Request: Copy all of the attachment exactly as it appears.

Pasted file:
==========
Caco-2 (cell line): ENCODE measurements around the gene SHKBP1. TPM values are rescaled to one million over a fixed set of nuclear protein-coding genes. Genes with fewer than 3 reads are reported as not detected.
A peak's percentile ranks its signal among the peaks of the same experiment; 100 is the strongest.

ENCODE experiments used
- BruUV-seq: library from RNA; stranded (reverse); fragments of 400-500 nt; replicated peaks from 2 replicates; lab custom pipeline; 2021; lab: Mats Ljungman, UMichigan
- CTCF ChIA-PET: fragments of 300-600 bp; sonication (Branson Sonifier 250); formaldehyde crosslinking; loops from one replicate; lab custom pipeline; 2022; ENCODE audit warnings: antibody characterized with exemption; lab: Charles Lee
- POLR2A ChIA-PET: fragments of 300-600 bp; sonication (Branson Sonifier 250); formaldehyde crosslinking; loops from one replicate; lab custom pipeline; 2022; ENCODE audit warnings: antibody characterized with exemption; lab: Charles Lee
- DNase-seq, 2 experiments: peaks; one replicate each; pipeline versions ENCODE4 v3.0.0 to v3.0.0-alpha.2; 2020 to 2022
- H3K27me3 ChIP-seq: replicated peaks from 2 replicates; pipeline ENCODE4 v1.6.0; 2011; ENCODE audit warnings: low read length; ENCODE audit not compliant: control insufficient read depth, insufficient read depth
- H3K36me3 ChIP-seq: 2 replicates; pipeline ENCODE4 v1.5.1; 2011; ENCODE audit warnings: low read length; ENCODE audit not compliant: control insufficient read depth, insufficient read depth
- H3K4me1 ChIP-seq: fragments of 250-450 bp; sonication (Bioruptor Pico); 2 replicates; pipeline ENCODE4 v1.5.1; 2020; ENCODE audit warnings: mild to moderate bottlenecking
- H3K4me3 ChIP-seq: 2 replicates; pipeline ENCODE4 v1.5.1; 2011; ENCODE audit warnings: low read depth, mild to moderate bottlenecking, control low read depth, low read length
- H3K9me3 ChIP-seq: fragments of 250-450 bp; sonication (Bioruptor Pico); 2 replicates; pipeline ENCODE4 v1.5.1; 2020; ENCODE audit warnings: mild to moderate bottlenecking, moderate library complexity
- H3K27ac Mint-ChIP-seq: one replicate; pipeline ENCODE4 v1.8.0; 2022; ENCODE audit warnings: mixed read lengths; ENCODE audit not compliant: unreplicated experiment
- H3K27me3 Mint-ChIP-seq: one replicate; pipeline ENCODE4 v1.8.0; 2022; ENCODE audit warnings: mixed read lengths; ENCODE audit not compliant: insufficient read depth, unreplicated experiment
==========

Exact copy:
Caco-2 (cell line): ENCODE measurements around the gene SHKBP1. TPM values are rescaled to one million over a fixed set of nuclear protein-coding genes. Genes with fewer than 3 reads are reported as not detected.
A peak's percentile ranks its signal among the peaks of the same experiment; 100 is the strongest.

ENCODE experiments used
- BruUV-seq: library from RNA; stranded (reverse); fragments of 400-500 nt; replicated peaks from 2 replicates; lab custom pipeline; 2021; lab: Mats Ljungman, UMichigan
- CTCF ChIA-PET: fragments of 300-600 bp; sonication (Branson Sonifier 250); formaldehyde crosslinking; loops from one replicate; lab custom pipeline; 2022; ENCODE audit warnings: antibody characterized with exemption; lab: Charles Lee
- POLR2A ChIA-PET: fragments of 300-600 bp; sonication (Branson Sonifier 250); formaldehyde crosslinking; loops from one replicate; lab custom pipeline; 2022; ENCODE audit warnings: antibody characterized with exemption; lab: Charles Lee
- DNase-seq, 2 experiments: peaks; one replicate each; pipeline versions ENCODE4 v3.0.0 to v3.0.0-alpha.2; 2020 to 2022
- H3K27me3 ChIP-seq: replicated peaks from 2 replicates; pipeline ENCODE4 v1.6.0; 2011; ENCODE audit warnings: low read length; ENCODE audit not compliant: control insufficient read depth, insufficient read depth
- H3K36me3 ChIP-seq: 2 replicates; pipeline ENCODE4 v1.5.1; 2011; ENCODE audit warnings: low read length; ENCODE audit not compliant: control insufficient read depth, insufficient read depth
- H3K4me1 ChIP-seq: fragments of 250-450 bp; sonication (Bioruptor Pico); 2 replicates; pipeline ENCODE4 v1.5.1; 2020; ENCODE audit warnings: mild to moderate bottlenecking
- H3K4me3 ChIP-seq: 2 replicates; pipeline ENCODE4 v1.5.1; 2011; ENCODE audit warnings: low read depth, mild to moderate bottlenecking, control low read depth, low read length
- H3K9me3 ChIP-seq: fragments of 250-450 bp; sonication (Bioruptor Pico); 2 replicates; pipeline ENCODE4 v1.5.1; 2020; ENCODE audit warnings: mild to moderate bottlenecking, moderate library complexity
- H3K27ac Mint-ChIP-seq: one replicate; pipeline ENCODE4 v1.8.0; 2022; ENCODE audit warnings: mixed read lengths; ENCODE audit not compliant: unreplicated experiment
- H3K27me3 Mint-ChIP-seq: one replicate; pipeline ENCODE4 v1.8.0; 2022; ENCODE audit warnings: mixed read lengths; ENCODE audit not compliant: insufficient read depth, unreplicated experiment